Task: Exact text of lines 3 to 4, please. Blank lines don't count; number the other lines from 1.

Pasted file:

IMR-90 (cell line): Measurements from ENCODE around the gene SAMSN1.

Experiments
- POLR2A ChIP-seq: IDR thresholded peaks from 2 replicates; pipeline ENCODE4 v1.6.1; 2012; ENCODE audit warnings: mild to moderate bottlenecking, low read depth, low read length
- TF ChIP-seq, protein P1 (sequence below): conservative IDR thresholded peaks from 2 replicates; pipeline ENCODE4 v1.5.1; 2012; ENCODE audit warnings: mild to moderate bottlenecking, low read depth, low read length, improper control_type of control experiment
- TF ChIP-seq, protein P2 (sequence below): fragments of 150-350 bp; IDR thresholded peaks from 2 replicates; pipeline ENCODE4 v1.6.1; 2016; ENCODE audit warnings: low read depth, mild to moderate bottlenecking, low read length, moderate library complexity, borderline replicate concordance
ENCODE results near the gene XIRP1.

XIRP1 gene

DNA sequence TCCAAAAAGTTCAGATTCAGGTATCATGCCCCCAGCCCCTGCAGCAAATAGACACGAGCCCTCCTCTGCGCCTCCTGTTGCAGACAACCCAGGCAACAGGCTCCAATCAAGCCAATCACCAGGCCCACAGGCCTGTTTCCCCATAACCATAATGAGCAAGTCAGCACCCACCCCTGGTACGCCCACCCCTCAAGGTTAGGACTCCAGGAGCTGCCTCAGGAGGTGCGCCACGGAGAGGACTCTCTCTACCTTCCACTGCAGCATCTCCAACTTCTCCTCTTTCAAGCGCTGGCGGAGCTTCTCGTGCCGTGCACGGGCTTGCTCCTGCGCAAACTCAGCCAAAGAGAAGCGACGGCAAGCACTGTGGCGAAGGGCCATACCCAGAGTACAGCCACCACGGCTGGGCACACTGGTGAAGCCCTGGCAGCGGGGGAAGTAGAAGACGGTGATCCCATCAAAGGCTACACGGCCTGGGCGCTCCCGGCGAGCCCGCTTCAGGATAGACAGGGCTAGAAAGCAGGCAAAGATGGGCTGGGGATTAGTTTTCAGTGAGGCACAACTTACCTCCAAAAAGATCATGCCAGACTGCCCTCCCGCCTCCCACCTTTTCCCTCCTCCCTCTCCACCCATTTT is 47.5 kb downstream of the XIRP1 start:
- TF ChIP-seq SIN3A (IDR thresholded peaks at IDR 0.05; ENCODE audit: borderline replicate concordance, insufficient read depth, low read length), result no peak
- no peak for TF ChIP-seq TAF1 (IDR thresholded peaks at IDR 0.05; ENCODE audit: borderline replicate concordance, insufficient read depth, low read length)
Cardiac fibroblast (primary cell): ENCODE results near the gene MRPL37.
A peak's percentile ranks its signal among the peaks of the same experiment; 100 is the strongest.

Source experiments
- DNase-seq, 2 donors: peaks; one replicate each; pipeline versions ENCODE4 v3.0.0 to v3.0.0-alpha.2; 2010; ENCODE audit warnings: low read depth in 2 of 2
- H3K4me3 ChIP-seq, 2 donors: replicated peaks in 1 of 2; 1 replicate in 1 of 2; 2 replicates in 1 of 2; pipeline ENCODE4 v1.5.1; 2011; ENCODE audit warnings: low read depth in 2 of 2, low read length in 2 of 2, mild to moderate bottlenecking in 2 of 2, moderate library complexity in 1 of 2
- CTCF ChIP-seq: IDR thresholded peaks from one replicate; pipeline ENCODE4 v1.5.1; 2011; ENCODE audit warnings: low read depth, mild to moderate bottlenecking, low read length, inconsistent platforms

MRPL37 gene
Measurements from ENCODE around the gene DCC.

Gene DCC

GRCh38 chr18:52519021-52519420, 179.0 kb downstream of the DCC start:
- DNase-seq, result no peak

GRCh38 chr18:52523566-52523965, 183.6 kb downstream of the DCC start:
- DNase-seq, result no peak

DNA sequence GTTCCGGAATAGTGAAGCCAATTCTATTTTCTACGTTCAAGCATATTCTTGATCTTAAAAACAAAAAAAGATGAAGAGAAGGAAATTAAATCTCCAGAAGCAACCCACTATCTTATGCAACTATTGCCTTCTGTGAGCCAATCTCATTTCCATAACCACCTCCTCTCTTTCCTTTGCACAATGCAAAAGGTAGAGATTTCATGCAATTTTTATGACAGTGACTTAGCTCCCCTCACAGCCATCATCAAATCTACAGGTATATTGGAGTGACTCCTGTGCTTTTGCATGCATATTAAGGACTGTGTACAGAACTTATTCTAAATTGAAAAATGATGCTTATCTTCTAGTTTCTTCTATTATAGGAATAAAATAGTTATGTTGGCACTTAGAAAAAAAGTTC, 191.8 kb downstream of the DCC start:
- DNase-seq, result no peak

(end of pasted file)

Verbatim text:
- POLR2A ChIP-seq: IDR thresholded peaks from 2 replicates; pipeline ENCODE4 v1.6.1; 2012; ENCODE audit warnings: mild to moderate bottlenecking, low read depth, low read length
- TF ChIP-seq, protein P1 (sequence below): conservative IDR thresholded peaks from 2 replicates; pipeline ENCODE4 v1.5.1; 2012; ENCODE audit warnings: mild to moderate bottlenecking, low read depth, low read length, improper control_type of control experiment